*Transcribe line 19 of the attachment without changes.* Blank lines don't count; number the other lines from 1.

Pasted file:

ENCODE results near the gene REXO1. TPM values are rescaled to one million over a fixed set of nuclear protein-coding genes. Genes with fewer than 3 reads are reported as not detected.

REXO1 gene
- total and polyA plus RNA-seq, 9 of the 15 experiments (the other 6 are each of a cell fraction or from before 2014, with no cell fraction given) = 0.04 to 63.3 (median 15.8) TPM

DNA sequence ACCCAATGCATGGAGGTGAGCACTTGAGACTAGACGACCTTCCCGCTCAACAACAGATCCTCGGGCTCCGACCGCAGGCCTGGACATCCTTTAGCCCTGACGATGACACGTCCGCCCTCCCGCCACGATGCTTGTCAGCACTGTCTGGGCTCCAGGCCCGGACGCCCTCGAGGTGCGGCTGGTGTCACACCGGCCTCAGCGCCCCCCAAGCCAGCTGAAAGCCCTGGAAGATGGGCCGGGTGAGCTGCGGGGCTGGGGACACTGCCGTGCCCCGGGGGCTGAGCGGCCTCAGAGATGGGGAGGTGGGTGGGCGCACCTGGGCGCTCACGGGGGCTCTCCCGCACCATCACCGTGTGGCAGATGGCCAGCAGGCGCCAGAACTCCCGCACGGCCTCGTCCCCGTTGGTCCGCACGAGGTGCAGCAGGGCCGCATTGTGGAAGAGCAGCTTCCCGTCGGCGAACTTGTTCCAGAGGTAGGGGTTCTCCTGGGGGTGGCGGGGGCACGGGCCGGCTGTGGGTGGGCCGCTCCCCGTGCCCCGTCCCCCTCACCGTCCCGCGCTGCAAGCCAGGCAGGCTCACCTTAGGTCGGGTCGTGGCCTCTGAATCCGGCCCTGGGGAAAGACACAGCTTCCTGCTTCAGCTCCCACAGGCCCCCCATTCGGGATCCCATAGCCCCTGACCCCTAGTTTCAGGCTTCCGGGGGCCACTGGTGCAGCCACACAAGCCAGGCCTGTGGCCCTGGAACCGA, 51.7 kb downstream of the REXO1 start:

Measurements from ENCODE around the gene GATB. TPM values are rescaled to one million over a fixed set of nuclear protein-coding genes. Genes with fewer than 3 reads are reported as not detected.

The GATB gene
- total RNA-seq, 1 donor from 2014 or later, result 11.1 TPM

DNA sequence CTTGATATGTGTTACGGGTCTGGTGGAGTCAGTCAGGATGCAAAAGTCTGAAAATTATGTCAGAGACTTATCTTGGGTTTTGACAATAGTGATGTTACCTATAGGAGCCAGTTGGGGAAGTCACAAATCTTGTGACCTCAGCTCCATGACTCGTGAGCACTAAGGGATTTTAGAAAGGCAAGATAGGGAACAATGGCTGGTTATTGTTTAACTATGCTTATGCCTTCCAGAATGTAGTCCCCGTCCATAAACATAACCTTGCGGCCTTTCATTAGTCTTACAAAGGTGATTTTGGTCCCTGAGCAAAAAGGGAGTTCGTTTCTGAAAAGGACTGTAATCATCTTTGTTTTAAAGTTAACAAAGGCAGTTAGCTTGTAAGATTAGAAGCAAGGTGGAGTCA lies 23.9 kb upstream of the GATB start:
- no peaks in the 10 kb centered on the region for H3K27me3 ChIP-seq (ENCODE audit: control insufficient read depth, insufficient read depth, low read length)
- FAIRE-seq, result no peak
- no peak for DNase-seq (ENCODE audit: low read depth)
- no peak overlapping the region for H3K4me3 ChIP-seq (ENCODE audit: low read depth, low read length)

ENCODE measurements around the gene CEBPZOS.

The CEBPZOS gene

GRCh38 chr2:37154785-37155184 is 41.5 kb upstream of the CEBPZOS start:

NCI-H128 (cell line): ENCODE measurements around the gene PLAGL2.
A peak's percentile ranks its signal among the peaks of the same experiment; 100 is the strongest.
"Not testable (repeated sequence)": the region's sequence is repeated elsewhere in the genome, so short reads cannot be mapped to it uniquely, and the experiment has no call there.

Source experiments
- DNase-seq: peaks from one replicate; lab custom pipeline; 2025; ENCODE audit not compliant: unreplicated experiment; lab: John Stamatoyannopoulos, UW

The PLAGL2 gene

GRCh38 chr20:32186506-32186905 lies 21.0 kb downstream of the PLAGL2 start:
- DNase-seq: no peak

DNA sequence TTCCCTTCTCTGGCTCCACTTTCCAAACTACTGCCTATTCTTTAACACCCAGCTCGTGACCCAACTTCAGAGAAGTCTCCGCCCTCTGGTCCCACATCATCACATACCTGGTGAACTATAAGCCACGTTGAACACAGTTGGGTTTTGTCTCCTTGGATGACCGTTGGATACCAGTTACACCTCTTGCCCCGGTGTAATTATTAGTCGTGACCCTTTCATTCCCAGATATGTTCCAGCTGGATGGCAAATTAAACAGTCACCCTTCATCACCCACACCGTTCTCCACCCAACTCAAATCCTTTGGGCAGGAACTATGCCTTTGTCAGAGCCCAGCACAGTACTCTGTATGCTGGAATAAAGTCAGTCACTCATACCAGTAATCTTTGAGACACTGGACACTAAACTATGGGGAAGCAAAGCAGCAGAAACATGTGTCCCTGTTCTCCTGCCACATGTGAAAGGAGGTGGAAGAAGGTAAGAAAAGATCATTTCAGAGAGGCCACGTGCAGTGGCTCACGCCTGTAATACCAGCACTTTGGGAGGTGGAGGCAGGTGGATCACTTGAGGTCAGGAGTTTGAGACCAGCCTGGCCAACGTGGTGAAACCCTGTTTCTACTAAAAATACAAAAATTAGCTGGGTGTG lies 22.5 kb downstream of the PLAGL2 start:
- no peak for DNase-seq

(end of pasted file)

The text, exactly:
Source experiments